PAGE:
Appellant further contends that the imposition of more than one five-year enhancement was improper because the three offenses charged as enhancements were not “brought and tried separately” within the meaning of Penal Code section 667, subdivision (a). According to Los Angeles County Superior Court records, appellant was charged by felony information (case no. A 018476) with three counts of burglary, two counts of forcible rape, and one count of assault with the intent to commit rape (Pen.Code, §§ 459, 261, subds. (2) and (3), 220). These offenses allegedly occurred in August and December of 1977. Appellant was found incompetent to stand trial and was committed to Patton State Hospital. (Pen.Code, § 1368 et seq.) He left the state hospital without permission on November 10, 1979, and was apprehended by Long Beach police officers on August 10, 1981. A felony information was filed on September 8, 1981, charging appellant with the crimes of robbery and felonious assault, committed on August 10, 1981 (case no. A 023697). Appellant was once again found incompetent to stand trial, and was recommitted to the state hospital in both cases (A 018476 and A 023697). Criminal proceedings were resumed in both cases on January 17, 1983. On August 1, 1983, pursuant to a plea bargain, appellant plead guilty in case number A 018476 to two counts of forcible rape, and in case number A 023697, to one count of robbery. The remaining counts of both informations were dismissed and appellant received concurrent five-year sentences for each offense. Although the sentencing proceedings in both cases were held contemporaneously, the cases were never consolidated.
Appellant is correct to the extent he asserts that he was not convicted of the two prior rapes “on charges brought and tried separately.” (Pen.Code, § 667, subd. (a).) The two rapes were alleged as counts of a single accusatory pleading. Imposition of a five-year prior serious felony enhancement (Pen.Code, § 667, subd. (a)) for one of the prior rape convictions would not have been proper. (People v. Martinez (1985) 175 Cal.App.3d 881, 895, 221 Cal.Rptr. 258; People v. Hopkins (1985) 167 Cal.App.3d 110, 118, 212 Cal.Rptr. 888.) That is not what occurred here, however.
Appellant admitted prior convictions of “forcible rape within the meaning of Penal Code section 667.7 [sic]” and “for violation of Section 261.2 [sic] of the Penal Code; that is, forcible rape, ․ within the meaning of Penal Code section 667(a), ․” 9 At the sentencing hearing, however, the trial court observed that the two prior rape offenses “weren't separate offenses,” but “[fell] within 667.6 of the Penal Code.” Without objection by appellant, the court imposed consecutive five-year terms for both of the rape convictions under subdivision (a) of section 667.6, rather than subdivision (a) of section 667.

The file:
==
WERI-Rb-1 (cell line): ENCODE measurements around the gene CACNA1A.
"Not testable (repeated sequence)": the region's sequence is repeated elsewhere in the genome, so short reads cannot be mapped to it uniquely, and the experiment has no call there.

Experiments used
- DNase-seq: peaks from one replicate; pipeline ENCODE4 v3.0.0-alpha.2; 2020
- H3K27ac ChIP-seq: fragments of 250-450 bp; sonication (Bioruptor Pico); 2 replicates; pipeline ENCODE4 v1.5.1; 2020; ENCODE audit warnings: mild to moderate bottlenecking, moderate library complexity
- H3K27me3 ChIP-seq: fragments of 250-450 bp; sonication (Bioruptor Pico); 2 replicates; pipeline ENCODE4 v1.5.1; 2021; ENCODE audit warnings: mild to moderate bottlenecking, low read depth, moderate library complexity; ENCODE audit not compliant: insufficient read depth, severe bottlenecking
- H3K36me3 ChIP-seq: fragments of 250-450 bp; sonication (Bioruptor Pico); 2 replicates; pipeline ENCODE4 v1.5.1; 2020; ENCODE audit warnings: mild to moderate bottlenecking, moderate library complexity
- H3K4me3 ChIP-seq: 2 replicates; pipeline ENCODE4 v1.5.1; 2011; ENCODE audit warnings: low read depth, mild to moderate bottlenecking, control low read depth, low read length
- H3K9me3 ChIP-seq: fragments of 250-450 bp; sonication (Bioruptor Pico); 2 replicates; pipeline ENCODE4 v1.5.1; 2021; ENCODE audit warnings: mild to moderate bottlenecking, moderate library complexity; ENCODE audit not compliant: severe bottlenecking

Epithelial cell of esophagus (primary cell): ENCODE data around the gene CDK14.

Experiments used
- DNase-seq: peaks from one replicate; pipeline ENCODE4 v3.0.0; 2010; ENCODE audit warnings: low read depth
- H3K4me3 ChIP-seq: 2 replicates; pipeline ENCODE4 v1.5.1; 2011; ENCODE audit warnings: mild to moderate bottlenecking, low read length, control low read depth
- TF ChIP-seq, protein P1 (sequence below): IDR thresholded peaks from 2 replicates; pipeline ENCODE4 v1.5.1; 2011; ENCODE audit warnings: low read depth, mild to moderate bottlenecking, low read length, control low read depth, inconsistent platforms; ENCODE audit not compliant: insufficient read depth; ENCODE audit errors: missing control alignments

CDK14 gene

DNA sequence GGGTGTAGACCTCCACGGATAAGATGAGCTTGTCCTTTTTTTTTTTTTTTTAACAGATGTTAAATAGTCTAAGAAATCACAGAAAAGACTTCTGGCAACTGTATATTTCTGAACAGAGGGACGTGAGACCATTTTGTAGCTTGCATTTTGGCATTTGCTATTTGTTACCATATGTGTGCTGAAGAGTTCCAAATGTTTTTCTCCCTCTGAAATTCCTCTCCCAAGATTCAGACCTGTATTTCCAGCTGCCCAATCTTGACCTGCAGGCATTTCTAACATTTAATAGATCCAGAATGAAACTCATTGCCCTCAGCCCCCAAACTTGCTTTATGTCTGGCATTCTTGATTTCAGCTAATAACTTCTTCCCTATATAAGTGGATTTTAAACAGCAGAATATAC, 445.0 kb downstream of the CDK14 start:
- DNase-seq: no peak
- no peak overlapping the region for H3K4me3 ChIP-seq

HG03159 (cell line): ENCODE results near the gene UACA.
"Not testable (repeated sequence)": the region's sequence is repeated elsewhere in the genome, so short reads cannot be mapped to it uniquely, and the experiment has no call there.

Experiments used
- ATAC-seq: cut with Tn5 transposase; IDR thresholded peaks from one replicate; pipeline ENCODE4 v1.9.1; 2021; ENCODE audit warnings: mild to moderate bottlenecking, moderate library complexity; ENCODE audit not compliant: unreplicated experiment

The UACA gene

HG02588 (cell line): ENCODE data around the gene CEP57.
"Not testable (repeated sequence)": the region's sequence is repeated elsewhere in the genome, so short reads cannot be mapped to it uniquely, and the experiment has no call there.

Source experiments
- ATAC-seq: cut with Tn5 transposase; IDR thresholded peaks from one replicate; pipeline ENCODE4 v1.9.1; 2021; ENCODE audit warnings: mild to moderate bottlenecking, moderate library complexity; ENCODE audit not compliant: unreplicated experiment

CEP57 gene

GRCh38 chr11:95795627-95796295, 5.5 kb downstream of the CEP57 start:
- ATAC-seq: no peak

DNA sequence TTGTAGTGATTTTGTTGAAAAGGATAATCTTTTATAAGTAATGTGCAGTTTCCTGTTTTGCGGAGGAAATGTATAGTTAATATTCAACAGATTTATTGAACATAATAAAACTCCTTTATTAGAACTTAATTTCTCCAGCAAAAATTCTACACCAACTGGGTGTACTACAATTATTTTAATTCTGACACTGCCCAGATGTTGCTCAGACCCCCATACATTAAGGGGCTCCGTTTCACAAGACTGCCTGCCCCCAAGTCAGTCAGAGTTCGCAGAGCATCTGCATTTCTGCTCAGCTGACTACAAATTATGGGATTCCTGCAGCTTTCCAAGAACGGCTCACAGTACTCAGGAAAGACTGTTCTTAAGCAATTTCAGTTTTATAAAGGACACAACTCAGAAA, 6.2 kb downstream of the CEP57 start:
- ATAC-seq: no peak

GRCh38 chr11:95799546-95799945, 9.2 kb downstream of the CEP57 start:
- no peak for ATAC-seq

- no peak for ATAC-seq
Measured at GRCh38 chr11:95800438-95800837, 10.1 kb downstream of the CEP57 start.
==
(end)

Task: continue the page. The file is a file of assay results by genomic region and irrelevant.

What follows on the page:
Imposition of two section 667.6 violent sex offense enhancements was proper. Appellant was convicted in these proceedings of a violation of Penal Code section 261, subdivision (2), rape “accomplished against a person's will by means of force or fear of immediate and unlawful bodily injury․” (Pen.Code, § 261, subd. (2).) For such persons, Penal Code section 667.6, subdivision (a) authorizes five-year enhancements for each prior conviction of the same offense, without requiring that such convictions be based upon charges separately brought and tried. (People v. Baker (1985) 169 Cal.App.3d 58, 62, 215 Cal.Rptr. 293.)
No different result obtains merely because appellant was initially charged with, and admitted one of the prior rape convictions “within the meaning of Penal Code section 667(a).” Appellant was aware that admitting two prior rape convictions would expose him to an additional 10 years in prison, and expressly admitted that he had suffered two prior convictions of forcible rape, a violation of Penal Code section 261, subdivision (2). He is bound by that admission, which sufficiently established all necessary elements for enhancement under Penal Code section 667.6, subdivision (a). (Cf. People v. Arwood (1985) 165 Cal.App.3d 167, 176, 211 Cal.Rptr. 307; People v. Cory (1984) 157 Cal.App.3d 1094, 1101–1104, 204 Cal.Rptr. 117; compare: People v. Hickey (1980) 109 Cal.App.3d 426, 432, 167 Cal.Rptr. 256.)
Equally without merit is the contention that the prior robbery conviction was not subject to enhancement under Penal Code section 667, subdivision (a) because appellant was sentenced contemporaneously, and served concurrent sentences for that offense, together with the two prior rape convictions. The robbery occurred nearly four years after the rape and became the subject of the same plea bargain only because appellant committed additional crimes while an escapee from the state hospital, requiring the filing of a new information. The “separately brought and tried” limitation of section 667, subdivision (a) does not bar multiple enhancements where convictions are based upon unrelated counts of different accusatory pleadings. (Cf. 2 Witkin, Cal. Crimes (1963) § 1008, p. 956; People v. Martinez, supra, 175 Cal.App.3d at p. 895, 221 Cal.Rptr. 258.) The trial court did not err in imposing a total of 15 years additional imprisonment for the three enhancements.
Appellant also attacks the constitutional validity of his admissions of three prior felony convictions. He maintains that he admitted the enhancements without sufficient advice concerning the consequences of his admissions in future criminal proceedings. Such advice is not required. (Hartman v. Municipal Court (1973) 35 Cal.App.3d 891, 893, 111 Cal.Rptr. 126.) He further contends that his waiver of a jury trial on the prior conviction allegations was defective because he was not advised of the right to a bifurcated trial prior to the admissions. This contention is unavailing. Apart from whether People v. Bracamonte (1981) 119 Cal.App.3d 644, 174 Cal.Rptr. 191 requires advice of the right to bifurcated proceedings when the accused indicates his intention to admit all prior conviction enhancements, appellant has failed to establish that he was prejudiced. As the record affords no basis for concluding that appellant would not have admitted the prior conviction enhancements had he been advised of the right to a bifurcated jury trial, reversal of the enhancements is not required. (In re Ronald E. (1977) 19 Cal.3d 315, 325–326, 137 Cal.Rptr. 781, 562 P.2d 684.)